cover of book
 

Writing Like a Woman
by Alicia Suskin Ostriker
University of Michigan Press, 1983
Paper: 978-0-472-06347-5
Library of Congress Classification PS151.O77 1983
Dewey Decimal Classification 811.54099287

ABOUT THIS BOOK | TOC | REQUEST ACCESSIBLE FILE
ABOUT THIS BOOK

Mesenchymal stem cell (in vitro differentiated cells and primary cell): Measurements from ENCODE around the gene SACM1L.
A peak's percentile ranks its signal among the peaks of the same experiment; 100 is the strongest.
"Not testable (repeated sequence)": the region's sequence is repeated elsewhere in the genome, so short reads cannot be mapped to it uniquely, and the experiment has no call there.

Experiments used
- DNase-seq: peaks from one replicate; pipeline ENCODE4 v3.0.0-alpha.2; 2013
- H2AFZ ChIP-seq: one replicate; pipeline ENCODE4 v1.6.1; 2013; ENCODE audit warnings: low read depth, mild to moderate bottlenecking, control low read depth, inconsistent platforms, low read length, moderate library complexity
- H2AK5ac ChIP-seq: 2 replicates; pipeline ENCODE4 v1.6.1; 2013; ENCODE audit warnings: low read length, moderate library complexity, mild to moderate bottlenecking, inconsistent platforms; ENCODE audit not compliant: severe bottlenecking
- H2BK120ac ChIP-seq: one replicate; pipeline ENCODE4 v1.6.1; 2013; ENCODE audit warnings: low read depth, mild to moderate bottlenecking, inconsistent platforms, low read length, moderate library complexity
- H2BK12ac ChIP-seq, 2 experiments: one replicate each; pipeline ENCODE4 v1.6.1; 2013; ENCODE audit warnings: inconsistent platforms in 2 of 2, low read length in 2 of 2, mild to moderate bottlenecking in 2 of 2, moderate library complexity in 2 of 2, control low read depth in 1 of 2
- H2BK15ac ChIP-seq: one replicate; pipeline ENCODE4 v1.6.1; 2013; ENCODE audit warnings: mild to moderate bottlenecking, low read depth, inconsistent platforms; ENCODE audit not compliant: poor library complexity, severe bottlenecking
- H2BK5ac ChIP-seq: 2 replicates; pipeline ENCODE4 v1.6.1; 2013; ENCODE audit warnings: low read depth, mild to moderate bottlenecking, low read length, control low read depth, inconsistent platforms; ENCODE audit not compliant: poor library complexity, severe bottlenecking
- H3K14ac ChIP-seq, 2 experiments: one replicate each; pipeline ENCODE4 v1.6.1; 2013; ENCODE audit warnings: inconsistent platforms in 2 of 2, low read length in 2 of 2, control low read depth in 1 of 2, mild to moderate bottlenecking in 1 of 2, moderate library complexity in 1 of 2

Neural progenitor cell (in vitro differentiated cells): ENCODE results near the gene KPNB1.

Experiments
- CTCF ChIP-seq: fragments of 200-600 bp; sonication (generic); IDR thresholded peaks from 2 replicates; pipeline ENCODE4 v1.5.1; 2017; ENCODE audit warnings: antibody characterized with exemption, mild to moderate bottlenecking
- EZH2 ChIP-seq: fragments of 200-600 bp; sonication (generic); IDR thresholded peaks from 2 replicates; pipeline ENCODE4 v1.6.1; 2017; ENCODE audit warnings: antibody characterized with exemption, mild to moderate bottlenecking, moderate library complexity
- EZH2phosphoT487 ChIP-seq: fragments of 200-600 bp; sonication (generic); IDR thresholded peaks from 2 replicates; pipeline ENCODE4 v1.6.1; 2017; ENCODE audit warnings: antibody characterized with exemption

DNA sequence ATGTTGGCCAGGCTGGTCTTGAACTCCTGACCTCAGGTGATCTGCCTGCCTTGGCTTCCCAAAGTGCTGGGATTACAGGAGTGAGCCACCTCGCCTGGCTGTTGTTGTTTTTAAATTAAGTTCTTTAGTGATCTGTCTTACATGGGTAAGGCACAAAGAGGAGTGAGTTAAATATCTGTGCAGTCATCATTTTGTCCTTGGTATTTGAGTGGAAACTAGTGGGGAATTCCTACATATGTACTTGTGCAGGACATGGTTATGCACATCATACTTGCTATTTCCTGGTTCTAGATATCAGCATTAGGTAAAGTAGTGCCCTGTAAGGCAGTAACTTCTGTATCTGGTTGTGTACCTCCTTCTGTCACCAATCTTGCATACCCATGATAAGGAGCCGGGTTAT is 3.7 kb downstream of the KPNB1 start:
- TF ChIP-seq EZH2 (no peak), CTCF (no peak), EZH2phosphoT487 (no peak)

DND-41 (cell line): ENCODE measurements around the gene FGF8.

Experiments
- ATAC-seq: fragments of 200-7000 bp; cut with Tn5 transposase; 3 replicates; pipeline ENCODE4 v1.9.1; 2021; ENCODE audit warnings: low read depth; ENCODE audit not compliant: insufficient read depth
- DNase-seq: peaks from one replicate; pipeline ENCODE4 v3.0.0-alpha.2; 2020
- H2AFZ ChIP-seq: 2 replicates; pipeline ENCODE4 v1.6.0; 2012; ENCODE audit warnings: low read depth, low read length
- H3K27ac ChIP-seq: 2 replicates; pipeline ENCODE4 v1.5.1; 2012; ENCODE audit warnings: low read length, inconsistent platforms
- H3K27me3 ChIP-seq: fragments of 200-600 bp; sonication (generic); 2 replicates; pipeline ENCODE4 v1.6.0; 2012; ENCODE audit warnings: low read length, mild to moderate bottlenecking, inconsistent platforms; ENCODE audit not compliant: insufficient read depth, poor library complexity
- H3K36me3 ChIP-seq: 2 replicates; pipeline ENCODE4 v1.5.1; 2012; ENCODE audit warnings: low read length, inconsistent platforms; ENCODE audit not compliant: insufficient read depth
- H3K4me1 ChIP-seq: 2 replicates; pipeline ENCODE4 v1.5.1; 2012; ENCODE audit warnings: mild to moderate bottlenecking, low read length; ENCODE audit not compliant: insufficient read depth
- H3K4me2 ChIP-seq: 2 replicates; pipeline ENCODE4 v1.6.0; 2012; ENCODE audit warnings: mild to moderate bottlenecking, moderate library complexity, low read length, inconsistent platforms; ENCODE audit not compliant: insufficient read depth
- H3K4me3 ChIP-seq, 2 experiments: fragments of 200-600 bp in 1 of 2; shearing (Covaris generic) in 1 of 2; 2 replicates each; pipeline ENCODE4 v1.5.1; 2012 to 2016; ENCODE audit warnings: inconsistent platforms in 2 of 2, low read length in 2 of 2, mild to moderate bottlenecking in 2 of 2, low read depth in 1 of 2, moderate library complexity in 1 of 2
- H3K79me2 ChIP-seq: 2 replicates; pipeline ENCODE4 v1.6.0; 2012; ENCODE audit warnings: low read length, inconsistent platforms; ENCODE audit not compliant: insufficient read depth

"'If we have the habit of freedom and the courage to write exactly as we think,' as Woolf puts it in A Room of One's Own, writing like a woman simply means writing like what one actually is, in sickness and health, richer and poorer, belly and bowels, the consonants and the vowels too. We may have a general sense that women poets are more likely than men, at the present time, to write in detail about their bodies; to take power relationships as a theme; to want to speak with a strong rather than a subdued voice; are less likely to seek distance, more likely to seek intimacy, in poetic tone. But generalization would be foolish here. 'Woman poet,' like 'American poet' or 'French poet' or 'Russian poet,' allows--even insists on--diversity, while implying something valuable in common, some shared language and life, of tremendous importance to the poet and the poet's readers." --Alicia Ostriker
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